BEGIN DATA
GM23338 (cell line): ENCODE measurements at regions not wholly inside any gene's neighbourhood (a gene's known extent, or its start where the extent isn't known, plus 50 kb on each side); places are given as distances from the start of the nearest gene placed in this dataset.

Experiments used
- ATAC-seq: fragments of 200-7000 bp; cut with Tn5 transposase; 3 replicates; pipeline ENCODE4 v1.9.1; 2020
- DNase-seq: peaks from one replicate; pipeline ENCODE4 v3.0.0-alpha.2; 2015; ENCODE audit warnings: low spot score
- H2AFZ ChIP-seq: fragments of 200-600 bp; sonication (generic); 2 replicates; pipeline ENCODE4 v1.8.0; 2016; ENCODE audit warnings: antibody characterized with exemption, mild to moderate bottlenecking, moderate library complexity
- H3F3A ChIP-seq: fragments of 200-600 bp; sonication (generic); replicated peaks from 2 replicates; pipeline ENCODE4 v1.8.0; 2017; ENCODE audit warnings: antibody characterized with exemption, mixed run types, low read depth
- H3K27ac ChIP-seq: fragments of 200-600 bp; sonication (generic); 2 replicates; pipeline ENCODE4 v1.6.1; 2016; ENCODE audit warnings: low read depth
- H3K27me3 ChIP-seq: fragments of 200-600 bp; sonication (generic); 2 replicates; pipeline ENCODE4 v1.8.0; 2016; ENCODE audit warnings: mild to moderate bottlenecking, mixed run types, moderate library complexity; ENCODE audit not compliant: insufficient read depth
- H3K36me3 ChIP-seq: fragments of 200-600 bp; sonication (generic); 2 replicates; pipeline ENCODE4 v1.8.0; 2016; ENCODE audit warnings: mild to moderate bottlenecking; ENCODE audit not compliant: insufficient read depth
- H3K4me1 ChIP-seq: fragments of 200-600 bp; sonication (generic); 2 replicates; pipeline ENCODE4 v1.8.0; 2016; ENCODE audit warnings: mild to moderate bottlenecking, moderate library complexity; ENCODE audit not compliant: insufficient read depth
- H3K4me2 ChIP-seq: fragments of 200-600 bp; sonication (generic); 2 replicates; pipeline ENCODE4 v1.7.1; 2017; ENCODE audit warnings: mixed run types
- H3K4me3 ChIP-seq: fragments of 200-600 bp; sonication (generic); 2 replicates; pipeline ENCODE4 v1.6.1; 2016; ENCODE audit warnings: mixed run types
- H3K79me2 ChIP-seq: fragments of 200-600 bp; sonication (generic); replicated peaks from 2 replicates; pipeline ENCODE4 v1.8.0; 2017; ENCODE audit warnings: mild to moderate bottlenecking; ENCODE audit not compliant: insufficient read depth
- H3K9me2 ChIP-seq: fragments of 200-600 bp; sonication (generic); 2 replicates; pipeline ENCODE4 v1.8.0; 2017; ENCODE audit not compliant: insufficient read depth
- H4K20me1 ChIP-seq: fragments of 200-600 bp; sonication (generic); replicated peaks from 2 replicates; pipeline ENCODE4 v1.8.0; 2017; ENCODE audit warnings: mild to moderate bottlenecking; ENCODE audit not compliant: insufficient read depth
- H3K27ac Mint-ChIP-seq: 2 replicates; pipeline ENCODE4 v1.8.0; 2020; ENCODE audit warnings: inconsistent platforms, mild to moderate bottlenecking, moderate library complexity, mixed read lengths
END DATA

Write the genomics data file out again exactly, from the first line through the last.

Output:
GM23338 (cell line): ENCODE measurements at regions not wholly inside any gene's neighbourhood (a gene's known extent, or its start where the extent isn't known, plus 50 kb on each side); places are given as distances from the start of the nearest gene placed in this dataset.

Experiments used
- ATAC-seq: fragments of 200-7000 bp; cut with Tn5 transposase; 3 replicates; pipeline ENCODE4 v1.9.1; 2020
- DNase-seq: peaks from one replicate; pipeline ENCODE4 v3.0.0-alpha.2; 2015; ENCODE audit warnings: low spot score
- H2AFZ ChIP-seq: fragments of 200-600 bp; sonication (generic); 2 replicates; pipeline ENCODE4 v1.8.0; 2016; ENCODE audit warnings: antibody characterized with exemption, mild to moderate bottlenecking, moderate library complexity
- H3F3A ChIP-seq: fragments of 200-600 bp; sonication (generic); replicated peaks from 2 replicates; pipeline ENCODE4 v1.8.0; 2017; ENCODE audit warnings: antibody characterized with exemption, mixed run types, low read depth
- H3K27ac ChIP-seq: fragments of 200-600 bp; sonication (generic); 2 replicates; pipeline ENCODE4 v1.6.1; 2016; ENCODE audit warnings: low read depth
- H3K27me3 ChIP-seq: fragments of 200-600 bp; sonication (generic); 2 replicates; pipeline ENCODE4 v1.8.0; 2016; ENCODE audit warnings: mild to moderate bottlenecking, mixed run types, moderate library complexity; ENCODE audit not compliant: insufficient read depth
- H3K36me3 ChIP-seq: fragments of 200-600 bp; sonication (generic); 2 replicates; pipeline ENCODE4 v1.8.0; 2016; ENCODE audit warnings: mild to moderate bottlenecking; ENCODE audit not compliant: insufficient read depth
- H3K4me1 ChIP-seq: fragments of 200-600 bp; sonication (generic); 2 replicates; pipeline ENCODE4 v1.8.0; 2016; ENCODE audit warnings: mild to moderate bottlenecking, moderate library complexity; ENCODE audit not compliant: insufficient read depth
- H3K4me2 ChIP-seq: fragments of 200-600 bp; sonication (generic); 2 replicates; pipeline ENCODE4 v1.7.1; 2017; ENCODE audit warnings: mixed run types
- H3K4me3 ChIP-seq: fragments of 200-600 bp; sonication (generic); 2 replicates; pipeline ENCODE4 v1.6.1; 2016; ENCODE audit warnings: mixed run types
- H3K79me2 ChIP-seq: fragments of 200-600 bp; sonication (generic); replicated peaks from 2 replicates; pipeline ENCODE4 v1.8.0; 2017; ENCODE audit warnings: mild to moderate bottlenecking; ENCODE audit not compliant: insufficient read depth
- H3K9me2 ChIP-seq: fragments of 200-600 bp; sonication (generic); 2 replicates; pipeline ENCODE4 v1.8.0; 2017; ENCODE audit not compliant: insufficient read depth
- H4K20me1 ChIP-seq: fragments of 200-600 bp; sonication (generic); replicated peaks from 2 replicates; pipeline ENCODE4 v1.8.0; 2017; ENCODE audit warnings: mild to moderate bottlenecking; ENCODE audit not compliant: insufficient read depth
- H3K27ac Mint-ChIP-seq: 2 replicates; pipeline ENCODE4 v1.8.0; 2020; ENCODE audit warnings: inconsistent platforms, mild to moderate bottlenecking, moderate library complexity, mixed read lengths